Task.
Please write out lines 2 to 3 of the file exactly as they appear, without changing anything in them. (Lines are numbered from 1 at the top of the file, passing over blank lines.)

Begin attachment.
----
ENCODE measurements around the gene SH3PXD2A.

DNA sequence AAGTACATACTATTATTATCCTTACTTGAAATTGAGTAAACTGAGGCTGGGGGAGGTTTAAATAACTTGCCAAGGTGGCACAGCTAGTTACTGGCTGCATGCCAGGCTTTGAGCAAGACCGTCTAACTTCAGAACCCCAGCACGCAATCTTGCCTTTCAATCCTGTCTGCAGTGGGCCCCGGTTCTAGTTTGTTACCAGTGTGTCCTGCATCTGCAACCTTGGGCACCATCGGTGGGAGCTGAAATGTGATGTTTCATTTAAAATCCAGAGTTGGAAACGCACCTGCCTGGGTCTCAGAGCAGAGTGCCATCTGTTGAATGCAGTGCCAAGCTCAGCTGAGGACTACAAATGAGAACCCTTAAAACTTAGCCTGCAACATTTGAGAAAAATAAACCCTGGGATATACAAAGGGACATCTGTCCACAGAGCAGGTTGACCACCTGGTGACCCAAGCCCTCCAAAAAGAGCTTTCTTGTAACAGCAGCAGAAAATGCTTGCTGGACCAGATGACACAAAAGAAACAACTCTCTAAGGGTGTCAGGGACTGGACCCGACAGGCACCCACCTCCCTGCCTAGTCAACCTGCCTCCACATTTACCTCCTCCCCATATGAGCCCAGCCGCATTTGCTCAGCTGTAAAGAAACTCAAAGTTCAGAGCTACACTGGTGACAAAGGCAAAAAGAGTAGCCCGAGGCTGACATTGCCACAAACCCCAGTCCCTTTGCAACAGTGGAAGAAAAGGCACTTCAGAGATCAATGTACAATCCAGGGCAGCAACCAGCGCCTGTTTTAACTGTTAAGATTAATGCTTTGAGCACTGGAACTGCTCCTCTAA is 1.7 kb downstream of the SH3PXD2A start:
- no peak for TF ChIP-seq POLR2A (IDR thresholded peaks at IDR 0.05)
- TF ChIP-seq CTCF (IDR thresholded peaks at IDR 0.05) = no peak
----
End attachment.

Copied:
DNA sequence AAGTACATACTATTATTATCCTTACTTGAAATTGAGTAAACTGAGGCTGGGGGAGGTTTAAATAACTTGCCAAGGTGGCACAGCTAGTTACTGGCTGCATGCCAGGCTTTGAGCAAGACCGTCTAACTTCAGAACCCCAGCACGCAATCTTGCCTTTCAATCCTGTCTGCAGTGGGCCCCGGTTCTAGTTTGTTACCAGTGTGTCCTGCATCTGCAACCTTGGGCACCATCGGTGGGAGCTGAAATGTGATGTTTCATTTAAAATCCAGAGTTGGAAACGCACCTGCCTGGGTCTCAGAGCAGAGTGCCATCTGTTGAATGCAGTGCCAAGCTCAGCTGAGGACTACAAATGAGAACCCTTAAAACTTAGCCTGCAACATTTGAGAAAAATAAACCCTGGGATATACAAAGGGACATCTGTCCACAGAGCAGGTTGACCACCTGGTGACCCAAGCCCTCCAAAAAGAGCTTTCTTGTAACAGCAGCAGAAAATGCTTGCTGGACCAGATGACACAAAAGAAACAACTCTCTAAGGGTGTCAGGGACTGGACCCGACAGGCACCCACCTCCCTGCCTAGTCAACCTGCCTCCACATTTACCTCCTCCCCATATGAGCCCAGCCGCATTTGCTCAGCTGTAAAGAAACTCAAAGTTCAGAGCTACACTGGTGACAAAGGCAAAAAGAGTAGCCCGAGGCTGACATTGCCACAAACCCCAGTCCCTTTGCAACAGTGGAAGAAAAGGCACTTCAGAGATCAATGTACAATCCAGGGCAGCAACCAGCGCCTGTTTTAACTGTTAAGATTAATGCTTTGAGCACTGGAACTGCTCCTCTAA is 1.7 kb downstream of the SH3PXD2A start:
- no peak for TF ChIP-seq POLR2A (IDR thresholded peaks at IDR 0.05)